Examines the foundations of environmental and resource economics, the economics of pollution control, the economics of renewable and non-renewable resources and the study of international environmental problems and agreements.

Applied Quantitative Methods*
Provides an introduction to quantitative methods in use in modern environmental and resource economics.

Climate Change: Science, Economics and Policy*
Provides an interdisciplinary analysis of the issue of climate change.

Dissertation
An independent research project of 10,000 words on an approved topic of your choice.

Courses to the value of one unit from a range of options

You can find the most up-to-date list of optional courses in the Programme Regulations section of the current School Calendar.

You must note however that while care has been taken to ensure that this information is up to date and correct, a change of circumstances since publication may cause the School to change, suspend or withdraw a course or programme of study, or change the fees that apply to it. The School will always notify the affected parties as early as practicably possible and propose any viable and relevant alternative options. Note that that the School will neither be liable for information that after publication becomes inaccurate or irrelevant, nor for changing, suspending or withdrawing a course or programme of study due to events outside of its control, which includes but is not limited to a lack of demand for a course or programme of study, industrial action, fire, flood or other environmental or physical damage to premises.

You must also note that places are limited on some courses and/or subject to specific entry requirements. The School cannot therefore guarantee you a place. Please note that changes to programmes and courses can sometimes occur after you have accepted your offer of a place. These changes are normally made in light of developments in the discipline or path-breaking research, or on the basis of student feedback. Changes can take the form of altered course content, teaching formats or assessment modes. Any such changes are intended to enhance the student learning experience. You should visit the School’s Calendar, or contact the relevant academic department, for information on the availability and/or content of courses and programmes of study. Certain substantive changes will be listed on the updated graduate course and programme information page.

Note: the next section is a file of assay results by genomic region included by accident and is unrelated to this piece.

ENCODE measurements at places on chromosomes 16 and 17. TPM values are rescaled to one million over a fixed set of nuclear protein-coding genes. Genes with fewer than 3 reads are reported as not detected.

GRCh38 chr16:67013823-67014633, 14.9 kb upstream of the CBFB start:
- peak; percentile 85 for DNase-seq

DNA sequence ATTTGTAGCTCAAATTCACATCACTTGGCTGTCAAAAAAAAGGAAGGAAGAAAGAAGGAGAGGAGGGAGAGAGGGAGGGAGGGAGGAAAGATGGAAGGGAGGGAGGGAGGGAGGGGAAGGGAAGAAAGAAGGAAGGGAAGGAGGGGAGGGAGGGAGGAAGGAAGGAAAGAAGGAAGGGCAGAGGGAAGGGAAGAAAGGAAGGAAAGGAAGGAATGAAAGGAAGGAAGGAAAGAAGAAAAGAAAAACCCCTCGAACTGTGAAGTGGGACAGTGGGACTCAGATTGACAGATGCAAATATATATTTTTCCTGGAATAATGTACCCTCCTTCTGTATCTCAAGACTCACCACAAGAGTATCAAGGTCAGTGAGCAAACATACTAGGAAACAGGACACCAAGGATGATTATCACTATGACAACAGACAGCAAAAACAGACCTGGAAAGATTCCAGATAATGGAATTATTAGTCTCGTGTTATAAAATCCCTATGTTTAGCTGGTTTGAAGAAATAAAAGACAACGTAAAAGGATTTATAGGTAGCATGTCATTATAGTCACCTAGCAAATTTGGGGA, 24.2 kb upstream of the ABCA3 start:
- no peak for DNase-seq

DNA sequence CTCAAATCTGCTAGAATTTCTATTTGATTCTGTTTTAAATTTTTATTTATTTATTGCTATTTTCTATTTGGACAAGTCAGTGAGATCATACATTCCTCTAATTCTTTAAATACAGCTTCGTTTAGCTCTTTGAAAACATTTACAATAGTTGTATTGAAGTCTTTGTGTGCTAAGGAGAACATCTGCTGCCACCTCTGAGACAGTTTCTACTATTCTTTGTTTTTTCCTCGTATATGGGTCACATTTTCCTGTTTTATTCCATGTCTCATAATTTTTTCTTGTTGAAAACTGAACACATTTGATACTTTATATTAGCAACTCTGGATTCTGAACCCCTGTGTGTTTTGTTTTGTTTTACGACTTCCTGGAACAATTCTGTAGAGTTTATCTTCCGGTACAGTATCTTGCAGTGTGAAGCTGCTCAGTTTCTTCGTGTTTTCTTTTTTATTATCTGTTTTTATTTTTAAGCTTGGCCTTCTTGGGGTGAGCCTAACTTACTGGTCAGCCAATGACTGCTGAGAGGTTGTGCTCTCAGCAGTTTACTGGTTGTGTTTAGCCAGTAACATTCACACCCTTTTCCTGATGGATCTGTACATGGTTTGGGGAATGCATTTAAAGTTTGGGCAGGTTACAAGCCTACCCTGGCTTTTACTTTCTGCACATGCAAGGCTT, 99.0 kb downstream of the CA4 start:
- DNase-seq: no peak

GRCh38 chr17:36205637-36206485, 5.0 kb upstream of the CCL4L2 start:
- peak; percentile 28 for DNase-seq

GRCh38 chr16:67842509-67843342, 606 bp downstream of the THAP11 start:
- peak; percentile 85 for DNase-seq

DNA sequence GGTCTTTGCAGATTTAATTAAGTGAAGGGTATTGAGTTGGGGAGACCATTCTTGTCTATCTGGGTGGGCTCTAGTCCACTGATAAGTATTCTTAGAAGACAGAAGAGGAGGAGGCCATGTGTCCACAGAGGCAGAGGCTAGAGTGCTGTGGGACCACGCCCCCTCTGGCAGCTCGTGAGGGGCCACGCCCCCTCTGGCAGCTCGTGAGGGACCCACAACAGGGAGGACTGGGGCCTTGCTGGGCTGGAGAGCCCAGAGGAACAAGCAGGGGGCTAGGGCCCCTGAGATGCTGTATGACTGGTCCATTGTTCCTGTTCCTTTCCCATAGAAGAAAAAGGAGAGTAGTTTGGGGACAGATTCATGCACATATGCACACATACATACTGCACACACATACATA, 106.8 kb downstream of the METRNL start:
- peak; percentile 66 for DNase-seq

Teaching and assessment

Contact hours and independent study

Within your programme you will take a number of courses, often including half unit courses and full unit courses. In half unit courses, on average, you can expect 20-30 contact hours in total and for full unit courses, on average, you can expect 40-60 contact hours in total. This includes sessions such as lectures, classes, seminars or workshops. Hours vary according to courses and you can view indicative details in the Calendar within the Teaching section of each course guide.

Teaching itself will be conducted mainly through lectures and graduate-level seminars. You are also expected to complete independent study outside of class time. This varies depending on the programme, but requires you to manage the majority of your study time yourself, by engaging in activities such as reading, note-taking, thinking and research.

Teaching methods